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Truth will out, even 35 years later
Barry Sheppard's two visits to Sydney in 1969
By Bob Gould

Barry Sheppard's account of the US SWP in the 1960s, in his book, The Party, while useful, is being treated just a little too reverently for my taste.

The reception Sheppard's book is getting has a good side, in that it's encouraging some of the youth in the socialist movement to look at the sixties again. His straighforward narrative of the development of the antiwar movement in the US is particularly valuable in this respect.

It's a bit hard to get some of the youth to read about the history of the movement, and despite my criticisms of Barry Sheppard's book I've drawn it to the attention of several student activists, as it happens members of the IS family of currents, because they were doing essays about the sixties, or studying that era, and they found Sheppard's book very useful, particularly one comrade who was doing an essay for a university course about the antiwar movement in the 1960s.

The negative side of Sheppard's book is the way he glamorises the philistine ultra-centralisation of the US SWP in the Farrell Dobbs-Jack Barnes era, in which he was a major participant.

In particular, Sheppard's account of his global activities as chief overseas organiser and enforcer for the US SWP, in which he actually engaged energetically in setting up clones of the US SWP, and splitting groups to create those clones, is as phoney as the proverbial two-bob watch.

Sheppard's account of his visit to Australia and New Zealand in 1969 is Dobbsist blandness and hypocrisy carried to a very high plane.

The reader with an educated eye should carefully compare Sheppard's account of his visit to the antipodes (pp 242-243) with John Percy's account (pp 130-132) in his history of the DSP, published simultaneously with Sheppard's book.

Sheppard mentions returning to Australia for further talks after he had been to New Zealand, where he had advised the small Trotskyist group how to get rid of its initiator, the old Trotskyist and former member of the New Zealand Communist Party, Hector Macneill.

What prompted Sheppard to return to Australia? He had obviously been on the phone to New York, and clearly he was told to go back and have further discussions with the Percys. After all, the logical and cheaper plane route from New Zealand would have been on to Hawaii and then to the US mainland. Why was the trip back to Sydney necessary?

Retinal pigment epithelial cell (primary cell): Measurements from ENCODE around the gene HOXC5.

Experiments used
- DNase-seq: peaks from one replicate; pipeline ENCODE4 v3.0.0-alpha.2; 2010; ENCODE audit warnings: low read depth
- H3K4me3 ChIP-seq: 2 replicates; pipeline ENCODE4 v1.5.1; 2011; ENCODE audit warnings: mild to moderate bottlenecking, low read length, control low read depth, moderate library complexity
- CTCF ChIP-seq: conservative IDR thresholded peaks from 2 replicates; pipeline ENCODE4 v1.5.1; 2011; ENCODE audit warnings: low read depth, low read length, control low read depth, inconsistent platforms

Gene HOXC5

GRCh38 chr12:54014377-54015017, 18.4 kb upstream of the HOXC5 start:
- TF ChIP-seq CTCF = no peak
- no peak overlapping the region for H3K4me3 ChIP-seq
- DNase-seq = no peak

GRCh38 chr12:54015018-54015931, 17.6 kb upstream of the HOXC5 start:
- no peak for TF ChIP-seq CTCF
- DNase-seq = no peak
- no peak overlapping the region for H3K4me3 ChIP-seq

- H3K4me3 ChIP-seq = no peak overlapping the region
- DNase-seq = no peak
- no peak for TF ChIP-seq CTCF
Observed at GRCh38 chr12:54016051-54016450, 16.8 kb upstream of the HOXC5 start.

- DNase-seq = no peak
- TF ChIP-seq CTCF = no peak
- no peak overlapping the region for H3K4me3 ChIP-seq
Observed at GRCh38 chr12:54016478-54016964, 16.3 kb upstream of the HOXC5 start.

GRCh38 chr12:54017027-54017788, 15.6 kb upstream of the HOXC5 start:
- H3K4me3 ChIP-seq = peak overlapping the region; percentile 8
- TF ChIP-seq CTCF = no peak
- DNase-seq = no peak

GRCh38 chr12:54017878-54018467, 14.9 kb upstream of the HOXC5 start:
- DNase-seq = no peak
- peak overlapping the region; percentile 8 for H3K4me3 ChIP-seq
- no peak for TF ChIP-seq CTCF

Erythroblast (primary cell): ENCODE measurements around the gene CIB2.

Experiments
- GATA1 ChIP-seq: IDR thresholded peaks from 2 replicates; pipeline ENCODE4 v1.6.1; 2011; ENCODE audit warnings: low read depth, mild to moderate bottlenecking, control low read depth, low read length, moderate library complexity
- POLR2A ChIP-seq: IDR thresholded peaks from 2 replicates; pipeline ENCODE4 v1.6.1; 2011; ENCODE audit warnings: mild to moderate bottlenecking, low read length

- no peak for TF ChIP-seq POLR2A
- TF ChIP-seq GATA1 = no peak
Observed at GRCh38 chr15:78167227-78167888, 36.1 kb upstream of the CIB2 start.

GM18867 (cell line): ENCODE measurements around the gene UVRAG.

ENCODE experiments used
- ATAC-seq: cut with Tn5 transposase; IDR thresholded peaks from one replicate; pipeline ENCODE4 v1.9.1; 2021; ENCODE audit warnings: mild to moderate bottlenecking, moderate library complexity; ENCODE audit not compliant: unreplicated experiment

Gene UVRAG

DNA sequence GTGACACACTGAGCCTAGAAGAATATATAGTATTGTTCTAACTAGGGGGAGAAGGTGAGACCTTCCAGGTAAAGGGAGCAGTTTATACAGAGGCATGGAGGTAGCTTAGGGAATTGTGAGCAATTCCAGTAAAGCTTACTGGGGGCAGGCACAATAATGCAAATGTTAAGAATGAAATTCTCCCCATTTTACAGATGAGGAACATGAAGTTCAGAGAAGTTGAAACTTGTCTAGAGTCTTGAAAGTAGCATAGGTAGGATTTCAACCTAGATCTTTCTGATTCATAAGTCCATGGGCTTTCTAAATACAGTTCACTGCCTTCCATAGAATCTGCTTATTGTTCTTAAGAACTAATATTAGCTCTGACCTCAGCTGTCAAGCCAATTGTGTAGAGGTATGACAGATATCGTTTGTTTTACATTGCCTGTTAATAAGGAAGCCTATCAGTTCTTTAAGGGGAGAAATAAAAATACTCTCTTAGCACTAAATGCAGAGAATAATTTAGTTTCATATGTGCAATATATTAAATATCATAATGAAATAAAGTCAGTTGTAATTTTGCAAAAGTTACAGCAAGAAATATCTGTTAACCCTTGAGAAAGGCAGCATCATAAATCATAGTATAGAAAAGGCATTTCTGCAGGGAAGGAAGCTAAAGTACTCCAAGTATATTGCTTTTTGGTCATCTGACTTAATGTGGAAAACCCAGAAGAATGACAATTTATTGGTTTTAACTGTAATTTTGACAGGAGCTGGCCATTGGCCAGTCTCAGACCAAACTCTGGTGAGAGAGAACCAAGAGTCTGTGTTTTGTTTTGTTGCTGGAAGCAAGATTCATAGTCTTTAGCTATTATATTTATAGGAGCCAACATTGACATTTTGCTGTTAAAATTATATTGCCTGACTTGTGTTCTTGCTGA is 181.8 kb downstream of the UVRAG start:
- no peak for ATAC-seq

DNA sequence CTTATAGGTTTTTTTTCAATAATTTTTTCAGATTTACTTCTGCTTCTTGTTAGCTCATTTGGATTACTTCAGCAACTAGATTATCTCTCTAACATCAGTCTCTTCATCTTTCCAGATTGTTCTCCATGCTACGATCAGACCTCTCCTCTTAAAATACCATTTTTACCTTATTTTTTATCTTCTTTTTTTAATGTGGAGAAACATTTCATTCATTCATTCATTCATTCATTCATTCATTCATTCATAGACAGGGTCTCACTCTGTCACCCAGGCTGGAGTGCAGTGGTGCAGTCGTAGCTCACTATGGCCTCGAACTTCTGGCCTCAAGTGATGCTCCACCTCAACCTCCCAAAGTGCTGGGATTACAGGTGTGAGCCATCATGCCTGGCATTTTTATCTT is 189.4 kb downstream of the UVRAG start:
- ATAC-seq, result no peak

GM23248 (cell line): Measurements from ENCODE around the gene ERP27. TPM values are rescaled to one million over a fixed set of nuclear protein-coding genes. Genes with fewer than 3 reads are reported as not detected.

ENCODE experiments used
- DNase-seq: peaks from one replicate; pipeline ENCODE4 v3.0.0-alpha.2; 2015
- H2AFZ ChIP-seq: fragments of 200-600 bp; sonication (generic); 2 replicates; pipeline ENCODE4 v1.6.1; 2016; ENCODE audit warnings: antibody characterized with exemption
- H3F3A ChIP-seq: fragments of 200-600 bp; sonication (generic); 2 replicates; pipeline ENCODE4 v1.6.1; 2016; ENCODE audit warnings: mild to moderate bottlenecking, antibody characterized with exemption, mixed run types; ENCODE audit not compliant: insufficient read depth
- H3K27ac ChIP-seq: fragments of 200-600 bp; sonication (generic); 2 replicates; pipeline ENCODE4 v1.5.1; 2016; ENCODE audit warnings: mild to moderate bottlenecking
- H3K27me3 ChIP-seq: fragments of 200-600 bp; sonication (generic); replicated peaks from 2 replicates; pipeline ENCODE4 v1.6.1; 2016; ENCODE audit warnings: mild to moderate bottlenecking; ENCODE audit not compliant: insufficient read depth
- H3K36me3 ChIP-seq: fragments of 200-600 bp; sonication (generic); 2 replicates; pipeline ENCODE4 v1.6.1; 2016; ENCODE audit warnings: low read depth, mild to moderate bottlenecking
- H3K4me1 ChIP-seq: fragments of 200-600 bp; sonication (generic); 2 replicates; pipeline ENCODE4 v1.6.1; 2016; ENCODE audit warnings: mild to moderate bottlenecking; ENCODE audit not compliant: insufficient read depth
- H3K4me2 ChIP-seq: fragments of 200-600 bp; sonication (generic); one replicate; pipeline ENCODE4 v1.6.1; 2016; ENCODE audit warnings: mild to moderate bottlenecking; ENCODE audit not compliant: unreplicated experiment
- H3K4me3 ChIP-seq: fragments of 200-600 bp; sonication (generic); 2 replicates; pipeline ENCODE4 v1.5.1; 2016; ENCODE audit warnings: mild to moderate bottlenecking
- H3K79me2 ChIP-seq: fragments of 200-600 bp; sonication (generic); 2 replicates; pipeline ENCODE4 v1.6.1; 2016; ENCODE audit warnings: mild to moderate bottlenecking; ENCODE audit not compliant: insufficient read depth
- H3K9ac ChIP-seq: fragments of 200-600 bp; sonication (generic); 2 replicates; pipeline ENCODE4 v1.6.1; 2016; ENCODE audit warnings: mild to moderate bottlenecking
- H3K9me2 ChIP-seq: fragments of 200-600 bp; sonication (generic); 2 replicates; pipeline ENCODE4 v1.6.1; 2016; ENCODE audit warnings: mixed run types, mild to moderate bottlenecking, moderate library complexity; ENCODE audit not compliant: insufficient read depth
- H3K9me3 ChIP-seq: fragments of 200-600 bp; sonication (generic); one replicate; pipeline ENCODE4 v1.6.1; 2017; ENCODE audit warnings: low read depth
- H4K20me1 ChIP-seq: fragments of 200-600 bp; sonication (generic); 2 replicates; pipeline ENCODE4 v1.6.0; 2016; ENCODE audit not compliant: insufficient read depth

John Percy's book doesn't mention Sheppard's return to Sydney, which is a dead giveaway, as the initial encounter with the US SWP assumes such historical importance in Percy's mythmaking about the origins of the Australian DSP.

I don't recall Sheppard's second visit to Sydney. There were no large meetings for him then, and in fact I can't remember the second visit at all. I was not involved in any discussions with Sheppard on his return visit and I now know the reason why.

Over the past couple of months I've been contacted by several people (who I don't intend to name at this stage) who were in the Percy group at the time.

My informants were all in the second echelon of the Percy group (the first echelon being Jim and John Percy). They all remember Jim and John Percy reporting to a meeting of their group on meetings with Sheppard during the return visit, and that the Percys reported that Sheppard had assured them of the support of the US SWP and Sheppard had given them considerable advice, straight from New York, on how to conduct the factional struggle against Gould and his supporters.

One of my informants commented that Sheppard's assurance of US SWP support had considerable effect in stiffening up the morale of the Percy group for pushing ahead and precipitating a split with Gould and his supporters.

For 35 years the Percys and Sheppard have been peddling the bland myth, which everyone who has had experience with factional struggles in Marxist groups, particularly Cominternist groups such as the US SWP and the DSP, knows to be unlikely, that the US SWP didn't interfere and that the Percys' construction of a Dobbsist-Barnesist centralised outfit in Australia was a spontaneous development.